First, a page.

As Somalophobia is allowed to take hold and in certain quarters is actively encouraged it is regrettable that nations that are the usual cheer leaders of human rights have manifestly failed to condemn the human wrongs taking place in Nairobi and elsewhere. Political expediency and a multiplicity of base motives have ensured a silence that is near deafening. Incarcerations, beatings and the carting off of innocent citizens including women and children to Kasarani stadium have nothing to do with a so-called war on terror. The shameful treatment of Somalis & Somali Kenyans continues at Shauri Molo and Pangani Police Stations, Nairobi where large numbers of women and children are being held in degrading and insanitary conditions for the sole purpose of extorting money.
Somalia’s military courts since 2011 have tried hundreds of people beyond the courts’ legal mandate or in proceedings that fall short of international fair trial standards…The government should urgently transfer civilian cases to the regular courts. International donors assisting in desperately needed improvements in Somalia’s justice system should not neglect reform of the military courts.
According to the Centre of Economic and Business Research, Brazil made a historical leap in this year’s annual global economic league tables because of its vast reserves of natural resources and its growing cash rich middle class who are spending as Europeans and Americans tighten their belts as a result of the global financial crisis. There is much for African leaders to learn from a country that was once just like theirs in every imaginable way.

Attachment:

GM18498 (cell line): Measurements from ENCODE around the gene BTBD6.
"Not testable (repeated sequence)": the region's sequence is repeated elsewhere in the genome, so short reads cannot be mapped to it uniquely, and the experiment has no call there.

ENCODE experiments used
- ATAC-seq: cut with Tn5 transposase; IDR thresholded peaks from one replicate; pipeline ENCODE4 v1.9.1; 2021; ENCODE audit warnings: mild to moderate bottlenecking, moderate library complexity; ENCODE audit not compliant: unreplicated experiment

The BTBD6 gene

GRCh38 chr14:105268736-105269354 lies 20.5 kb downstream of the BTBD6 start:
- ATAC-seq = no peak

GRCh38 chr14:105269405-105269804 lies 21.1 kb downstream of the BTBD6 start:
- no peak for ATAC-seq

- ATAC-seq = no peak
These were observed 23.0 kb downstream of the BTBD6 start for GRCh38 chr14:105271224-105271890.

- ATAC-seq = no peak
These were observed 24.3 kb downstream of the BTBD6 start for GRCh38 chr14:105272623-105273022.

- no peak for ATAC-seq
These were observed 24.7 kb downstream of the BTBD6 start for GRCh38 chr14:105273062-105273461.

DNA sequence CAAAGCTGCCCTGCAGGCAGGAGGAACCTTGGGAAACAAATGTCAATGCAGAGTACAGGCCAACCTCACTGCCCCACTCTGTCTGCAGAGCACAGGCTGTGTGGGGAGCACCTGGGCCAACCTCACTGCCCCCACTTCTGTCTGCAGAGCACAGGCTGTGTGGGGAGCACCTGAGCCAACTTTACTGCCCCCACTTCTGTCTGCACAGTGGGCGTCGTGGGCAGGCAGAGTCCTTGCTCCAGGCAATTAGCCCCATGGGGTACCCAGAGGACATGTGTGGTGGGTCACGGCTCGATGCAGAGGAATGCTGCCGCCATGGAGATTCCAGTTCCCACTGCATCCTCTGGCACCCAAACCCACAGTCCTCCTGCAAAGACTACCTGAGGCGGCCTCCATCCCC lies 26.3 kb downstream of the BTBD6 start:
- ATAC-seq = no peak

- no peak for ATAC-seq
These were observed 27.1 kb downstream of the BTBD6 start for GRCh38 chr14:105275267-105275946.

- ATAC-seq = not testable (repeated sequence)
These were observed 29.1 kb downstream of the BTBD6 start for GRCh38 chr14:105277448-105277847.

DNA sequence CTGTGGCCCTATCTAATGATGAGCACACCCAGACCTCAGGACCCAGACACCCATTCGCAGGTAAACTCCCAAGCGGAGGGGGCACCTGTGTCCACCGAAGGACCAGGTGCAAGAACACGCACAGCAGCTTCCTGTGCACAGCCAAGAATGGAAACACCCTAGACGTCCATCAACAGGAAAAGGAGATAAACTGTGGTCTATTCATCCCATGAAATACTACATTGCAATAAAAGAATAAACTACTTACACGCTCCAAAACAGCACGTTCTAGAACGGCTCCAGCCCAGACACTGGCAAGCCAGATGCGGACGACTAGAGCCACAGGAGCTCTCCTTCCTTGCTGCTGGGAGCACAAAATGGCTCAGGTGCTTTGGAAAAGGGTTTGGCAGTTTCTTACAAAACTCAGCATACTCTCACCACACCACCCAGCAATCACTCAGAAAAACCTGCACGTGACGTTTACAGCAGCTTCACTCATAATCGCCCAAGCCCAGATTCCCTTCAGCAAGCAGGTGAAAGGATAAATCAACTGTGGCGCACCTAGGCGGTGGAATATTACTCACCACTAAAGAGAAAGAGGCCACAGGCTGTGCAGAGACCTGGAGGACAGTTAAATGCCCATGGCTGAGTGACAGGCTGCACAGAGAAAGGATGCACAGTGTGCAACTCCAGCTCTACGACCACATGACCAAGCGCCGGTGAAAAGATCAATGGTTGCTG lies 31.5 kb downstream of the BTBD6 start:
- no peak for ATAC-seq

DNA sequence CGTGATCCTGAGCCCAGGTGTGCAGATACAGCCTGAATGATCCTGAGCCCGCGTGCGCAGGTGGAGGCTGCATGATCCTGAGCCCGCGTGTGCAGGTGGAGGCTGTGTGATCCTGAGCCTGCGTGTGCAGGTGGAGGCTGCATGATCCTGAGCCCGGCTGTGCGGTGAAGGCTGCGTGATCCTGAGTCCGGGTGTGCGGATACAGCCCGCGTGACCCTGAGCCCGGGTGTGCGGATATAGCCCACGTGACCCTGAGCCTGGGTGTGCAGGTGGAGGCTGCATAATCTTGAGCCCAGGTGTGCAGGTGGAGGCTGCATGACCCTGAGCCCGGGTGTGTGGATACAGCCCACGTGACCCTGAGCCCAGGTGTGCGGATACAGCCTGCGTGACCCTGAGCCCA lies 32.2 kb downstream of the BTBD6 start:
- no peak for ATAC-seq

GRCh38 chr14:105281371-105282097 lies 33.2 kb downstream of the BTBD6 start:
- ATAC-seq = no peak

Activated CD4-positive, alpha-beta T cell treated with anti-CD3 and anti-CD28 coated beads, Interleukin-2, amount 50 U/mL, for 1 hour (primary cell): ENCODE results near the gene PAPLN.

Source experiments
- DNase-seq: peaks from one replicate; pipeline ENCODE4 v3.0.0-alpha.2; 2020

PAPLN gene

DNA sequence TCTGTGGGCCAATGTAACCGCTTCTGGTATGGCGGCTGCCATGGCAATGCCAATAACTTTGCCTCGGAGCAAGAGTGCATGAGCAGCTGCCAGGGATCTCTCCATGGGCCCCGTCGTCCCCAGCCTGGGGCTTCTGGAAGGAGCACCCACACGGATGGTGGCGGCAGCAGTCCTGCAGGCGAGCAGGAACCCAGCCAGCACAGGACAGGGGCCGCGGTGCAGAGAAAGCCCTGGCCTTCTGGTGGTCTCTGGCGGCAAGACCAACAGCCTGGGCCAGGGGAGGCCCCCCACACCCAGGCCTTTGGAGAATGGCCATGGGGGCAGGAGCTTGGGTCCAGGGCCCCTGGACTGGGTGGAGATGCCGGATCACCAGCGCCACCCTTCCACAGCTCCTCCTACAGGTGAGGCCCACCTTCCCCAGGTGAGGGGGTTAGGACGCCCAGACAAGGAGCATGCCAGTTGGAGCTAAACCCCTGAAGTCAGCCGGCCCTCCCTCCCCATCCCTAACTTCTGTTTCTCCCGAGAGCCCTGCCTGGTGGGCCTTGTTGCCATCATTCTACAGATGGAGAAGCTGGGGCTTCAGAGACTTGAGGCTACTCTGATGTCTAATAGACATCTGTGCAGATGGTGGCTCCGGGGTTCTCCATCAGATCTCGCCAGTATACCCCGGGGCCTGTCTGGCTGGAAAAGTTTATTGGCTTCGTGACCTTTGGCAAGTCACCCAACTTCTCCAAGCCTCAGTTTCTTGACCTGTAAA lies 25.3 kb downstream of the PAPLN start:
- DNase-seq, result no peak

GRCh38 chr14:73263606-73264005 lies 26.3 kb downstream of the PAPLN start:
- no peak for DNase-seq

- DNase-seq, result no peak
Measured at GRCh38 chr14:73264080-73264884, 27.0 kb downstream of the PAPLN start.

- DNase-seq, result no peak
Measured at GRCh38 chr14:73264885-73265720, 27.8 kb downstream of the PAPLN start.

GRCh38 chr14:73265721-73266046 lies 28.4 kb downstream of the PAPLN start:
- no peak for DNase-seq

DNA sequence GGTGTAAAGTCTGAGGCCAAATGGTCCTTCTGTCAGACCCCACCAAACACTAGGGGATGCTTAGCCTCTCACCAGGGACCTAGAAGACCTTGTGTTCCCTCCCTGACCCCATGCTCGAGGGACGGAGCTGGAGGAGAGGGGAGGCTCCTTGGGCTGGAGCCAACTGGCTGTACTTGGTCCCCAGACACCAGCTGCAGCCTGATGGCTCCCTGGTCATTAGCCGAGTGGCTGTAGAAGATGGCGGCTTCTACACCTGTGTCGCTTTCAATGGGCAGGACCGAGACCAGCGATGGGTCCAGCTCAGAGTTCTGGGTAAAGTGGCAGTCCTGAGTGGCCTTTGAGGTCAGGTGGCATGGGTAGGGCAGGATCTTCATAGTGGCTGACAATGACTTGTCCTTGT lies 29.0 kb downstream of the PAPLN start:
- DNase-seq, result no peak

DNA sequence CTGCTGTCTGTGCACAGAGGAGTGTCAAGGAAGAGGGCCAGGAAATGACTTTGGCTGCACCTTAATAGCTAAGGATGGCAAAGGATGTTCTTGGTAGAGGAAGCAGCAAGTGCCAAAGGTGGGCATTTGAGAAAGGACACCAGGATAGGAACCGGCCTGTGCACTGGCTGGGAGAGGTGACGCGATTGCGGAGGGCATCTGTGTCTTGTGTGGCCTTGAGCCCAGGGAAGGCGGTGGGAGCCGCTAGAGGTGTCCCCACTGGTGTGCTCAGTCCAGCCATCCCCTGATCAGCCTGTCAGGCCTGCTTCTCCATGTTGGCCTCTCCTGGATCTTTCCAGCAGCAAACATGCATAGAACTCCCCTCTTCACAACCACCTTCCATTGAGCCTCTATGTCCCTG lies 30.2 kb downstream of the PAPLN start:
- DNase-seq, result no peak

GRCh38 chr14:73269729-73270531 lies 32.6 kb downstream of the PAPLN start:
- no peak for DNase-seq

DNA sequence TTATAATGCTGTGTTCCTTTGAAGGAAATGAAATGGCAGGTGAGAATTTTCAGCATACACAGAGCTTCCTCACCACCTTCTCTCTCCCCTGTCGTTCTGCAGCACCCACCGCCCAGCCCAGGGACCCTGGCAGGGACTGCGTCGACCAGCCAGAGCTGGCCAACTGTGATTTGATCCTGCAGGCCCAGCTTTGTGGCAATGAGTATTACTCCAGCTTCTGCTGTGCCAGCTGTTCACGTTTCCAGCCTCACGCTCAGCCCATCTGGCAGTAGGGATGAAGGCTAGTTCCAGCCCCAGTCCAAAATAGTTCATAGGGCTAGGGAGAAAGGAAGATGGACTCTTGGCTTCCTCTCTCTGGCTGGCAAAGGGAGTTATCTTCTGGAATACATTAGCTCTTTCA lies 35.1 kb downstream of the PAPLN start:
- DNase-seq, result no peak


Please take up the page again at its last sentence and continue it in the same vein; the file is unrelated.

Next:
The ruling by the European Court of Human Rights that allowed two prolific serious Somali criminals to remain in the UK for fear of the breach of their Article 3 rights if sent back to war torn Mogadishu was predictable. This overturned the British Asylum and Immigration Tribunals decision that although a return to Mogadishu would and could expose deportees to torture, inhuman and degrading treatment as well as persecution, those with connections to the powerful people in Mogadishu might be able to live there safely. Despite the tough on foreign criminal’s stance the British government has adopted, the reality is that their policies are always subject to a compatibility test with European Union law of which the European Convention on Human Rights 1998 is one of. It is so important that if any member States policies do not comply they can be expelled from the Union after a period of financial penalization.
Human Rights Watch urges Kenya to prohibit Somali military recruiters from conscripting displaced men and boys in Kenya’s sprawling Dadaab refugee camps
A Briton is facing trial in Somalia after being caught up in an exchange of hostages and pirates between the Horn of Africa and the Seychelles.